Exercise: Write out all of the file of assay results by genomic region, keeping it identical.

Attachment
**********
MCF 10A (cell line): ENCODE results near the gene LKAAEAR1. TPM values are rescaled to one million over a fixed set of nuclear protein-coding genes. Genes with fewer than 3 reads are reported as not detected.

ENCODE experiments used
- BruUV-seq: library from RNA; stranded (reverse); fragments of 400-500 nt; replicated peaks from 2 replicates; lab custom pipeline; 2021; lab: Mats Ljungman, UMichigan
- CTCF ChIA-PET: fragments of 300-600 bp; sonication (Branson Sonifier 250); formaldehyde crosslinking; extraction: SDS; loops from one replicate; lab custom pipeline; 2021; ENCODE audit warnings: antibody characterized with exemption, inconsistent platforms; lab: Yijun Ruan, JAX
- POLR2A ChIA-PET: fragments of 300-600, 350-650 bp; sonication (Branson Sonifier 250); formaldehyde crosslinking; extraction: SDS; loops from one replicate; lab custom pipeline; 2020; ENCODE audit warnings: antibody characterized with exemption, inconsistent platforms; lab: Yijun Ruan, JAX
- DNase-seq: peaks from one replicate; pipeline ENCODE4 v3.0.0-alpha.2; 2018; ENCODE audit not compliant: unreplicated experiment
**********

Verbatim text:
MCF 10A (cell line): ENCODE results near the gene LKAAEAR1. TPM values are rescaled to one million over a fixed set of nuclear protein-coding genes. Genes with fewer than 3 reads are reported as not detected.

ENCODE experiments used
- BruUV-seq: library from RNA; stranded (reverse); fragments of 400-500 nt; replicated peaks from 2 replicates; lab custom pipeline; 2021; lab: Mats Ljungman, UMichigan
- CTCF ChIA-PET: fragments of 300-600 bp; sonication (Branson Sonifier 250); formaldehyde crosslinking; extraction: SDS; loops from one replicate; lab custom pipeline; 2021; ENCODE audit warnings: antibody characterized with exemption, inconsistent platforms; lab: Yijun Ruan, JAX
- POLR2A ChIA-PET: fragments of 300-600, 350-650 bp; sonication (Branson Sonifier 250); formaldehyde crosslinking; extraction: SDS; loops from one replicate; lab custom pipeline; 2020; ENCODE audit warnings: antibody characterized with exemption, inconsistent platforms; lab: Yijun Ruan, JAX
- DNase-seq: peaks from one replicate; pipeline ENCODE4 v3.0.0-alpha.2; 2018; ENCODE audit not compliant: unreplicated experiment